Mosses coat the bark of these trees and even drip down from their branches in green, moist tendrils.



Ferns flourish here . . anyplace else this would be a  record-setter. But here, it’s just one of many.

Amazingly, amidst all the undergrowth and vegetation, wildflowers and berries can be found. We didn’t need to search them out—these plants were right there along the paths.





In her book Deep South, author Nevada Barr explains what nature is like along the Natchez Trace. One descriptive passage states that if a person were to stay in one place too long, the forest vegetation would be winding up their legs. Those words came to mind when encountering sights like these.


The Hoh Rain Forest is the remnant of a rain forest which once spanned the Pacific coast from southeastern Alaska to the central coast of California. The Hoh is one of the finest remaining examples of temperate rain forest in the world and is one of the park’s most popular destinations.

Two trails are very doable on the same day.
The Hall of Mosses and Big Spruce Nature Trail have names that speak for themselves. Taking in different aspects of the rain forest, we found them both excellent hikes to take.




The Big Spruce is the record-setting, biggest-in-the-world Sitka Spruce (so says the plaque). An easy trail leads the way through the forest.

(Can you say gargantuan?)




The next day brought a chance for yet another rain forest experience. Going south on 101 this time, the drive in was appropriately green and mist-enshrouded.




Today the focus of our attention was the Quinault Rain Forest. Same vegetation, but this one had a lake within its boundaries. A very big one, for that matter. It was a more civilized location, having a great old lodge built along the shore.


Different trails . . . same vegetation. How many shades of green can there possibly be???




The experience we had for these two days never did become mundane. The days were pleasant—what? No rain in the rain forest??? (July through the fall are its driest months) and the hiking felt great. No bugs, no knats, not even a bear or elk to be found. Just remarkable vegetation to marvel at.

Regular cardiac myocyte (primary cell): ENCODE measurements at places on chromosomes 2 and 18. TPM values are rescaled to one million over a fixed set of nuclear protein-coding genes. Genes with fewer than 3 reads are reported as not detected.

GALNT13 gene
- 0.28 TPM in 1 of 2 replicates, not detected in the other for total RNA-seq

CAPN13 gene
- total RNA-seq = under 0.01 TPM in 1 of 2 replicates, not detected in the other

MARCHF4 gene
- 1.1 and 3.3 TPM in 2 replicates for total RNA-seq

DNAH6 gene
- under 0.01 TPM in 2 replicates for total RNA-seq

And one last gigantic tree to take advantage of. Kids would surely have a field day here!


We took in the lodge’s dining options later that day. Welcome back to civilization! A very nice menu accompanied by an equally pleasant view looking out over sapphire-blue waters of Lake Quinault.

Built in 1926, the Lodge has an ambiance of those days long ago. Recently restored, it has just the right amount of antiquity. Adorned with many an elk head in the main lobby.


Chris took good advantage of the outdoor seating. Who would have thought just a few steps away lies another world of ancient trees and vegetation-choked trails?



Late afternoon left one last trail still beckoning. This one had a treasure waiting at its end.

What is a rain forest without a waterfall or two? And, more pertinently, how could Melinda ever pass one by???

Loaded with gear, it wasn’t too hard to access . . . but finding the exact perspective was another issue. Chris was a big help navigating up and over the boulders. Now the results are in—the prize was attained! Merriman Falls was a winner.


We ended our rain forest experience just a little damper for the effort! We soon learned that nothing dries out very quickly here—if at all. But what an experience we had. The photos surely give evidence of that. And for those of you who might never make it out here—maybe the pictures will make it seem that you did!

For now, we head out, but not very far up the coast. The Rain Forest is behind us now . . .
but the wild Pacific Coastline lies up ahead!


Airstream Travelers, just a little soggy,

Chris and Melinda


About AirstreamTravelers

A 2016 Pendleton Airstream suits our lifestyle perfectly. It's a commemorative edition celebrating the 100th anniversary of our national parks. In our efforts to see as many of those parks as we can, the two of us are now spending several months each year on the road. We hope our posts and accompanying photos give a vivid description of where we travel, illustrating to our followers what's out there, just over the next horizon.
This entry was posted in Olympic National Park, Rainforests, Washington State. Bookmark the permalink.

6 Responses to OLYMPIC NATIONAL PARK–The Rainforests

  1. Kathy pazoureck says:

    We are camp host at the Hoh Rain Forest. And it’s just the most amazing area to spend a summer. Glad you enjoyed it.

  2. Alex Ware says:

    Joanie, next installment for you.  Love, Me.

  3. wwdrummy@aol.com says:

    Beautiful campsite…ow 50’s here this morning…all week really cool, but not as beautiful as where you are…beats Colorado every summer huh!